AIM: The current study sought to conceptualize and reach consensus on the principles of trauma-informed care in early intervention psychosis services.
METHODS: A three-phase Delphi method was employed in this study. Experts included researchers, service providers and Experts by Experience in the area of early intervention in psychosis. In the initial qualitative phase, an expert panel (n = 57) shared their views on the constituents of trauma-informed care in early intervention psychosis services. Thematic analysis led to the generation of statement items. The expert panel was asked to rate the extent to which each statement item was an essential principle of trauma-informed care, leading to consensus of endorsed principles.
RESULTS: Qualitative analysis of the first phase data led to the identification of 185 distinct statements which were compiled into an online questionnaire for the panel to rate in Phase 2. The Phase 2 questionnaire was completed by 42 experts, with the endorsement of seven principles. In Phase 3, the panel were invited to re-rate 24 statements. This phase was completed by 39 panel members, with the acceptance of a further nine principles. Consensus was achieved resulting in the endorsement of 16 essential principles of trauma-informed care.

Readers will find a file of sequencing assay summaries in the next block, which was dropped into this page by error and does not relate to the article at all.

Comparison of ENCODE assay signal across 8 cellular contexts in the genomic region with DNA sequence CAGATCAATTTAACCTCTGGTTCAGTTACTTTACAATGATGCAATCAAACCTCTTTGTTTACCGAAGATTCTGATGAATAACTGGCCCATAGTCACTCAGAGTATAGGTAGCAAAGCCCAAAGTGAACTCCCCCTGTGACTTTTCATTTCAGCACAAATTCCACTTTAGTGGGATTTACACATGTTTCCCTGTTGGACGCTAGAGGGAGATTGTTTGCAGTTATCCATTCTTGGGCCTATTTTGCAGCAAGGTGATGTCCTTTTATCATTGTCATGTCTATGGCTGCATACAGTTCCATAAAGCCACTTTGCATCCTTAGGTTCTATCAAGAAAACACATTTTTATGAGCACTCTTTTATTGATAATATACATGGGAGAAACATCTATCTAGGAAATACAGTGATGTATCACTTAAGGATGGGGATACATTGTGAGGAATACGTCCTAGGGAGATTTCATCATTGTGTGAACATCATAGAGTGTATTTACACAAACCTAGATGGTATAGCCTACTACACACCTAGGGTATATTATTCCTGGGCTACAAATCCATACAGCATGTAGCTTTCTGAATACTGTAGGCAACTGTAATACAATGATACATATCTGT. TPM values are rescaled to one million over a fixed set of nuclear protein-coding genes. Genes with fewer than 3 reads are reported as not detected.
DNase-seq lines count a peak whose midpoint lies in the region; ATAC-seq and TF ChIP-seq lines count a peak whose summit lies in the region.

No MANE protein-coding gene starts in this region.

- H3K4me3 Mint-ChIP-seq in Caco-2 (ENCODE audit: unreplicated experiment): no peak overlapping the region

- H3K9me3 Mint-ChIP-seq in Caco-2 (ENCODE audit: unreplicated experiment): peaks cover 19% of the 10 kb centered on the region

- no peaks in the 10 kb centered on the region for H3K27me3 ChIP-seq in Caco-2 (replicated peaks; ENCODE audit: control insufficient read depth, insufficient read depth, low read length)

CONCLUSIONS: The study offers novel understanding of the conceptualisation of trauma-informed care in early intervention services and suggests principles which are widely agreed by experts in the field. The recommendations may inform the adoption of consistently delivered trauma-informed care in early interventions in psychosis and facilitate the evaluation and development of services.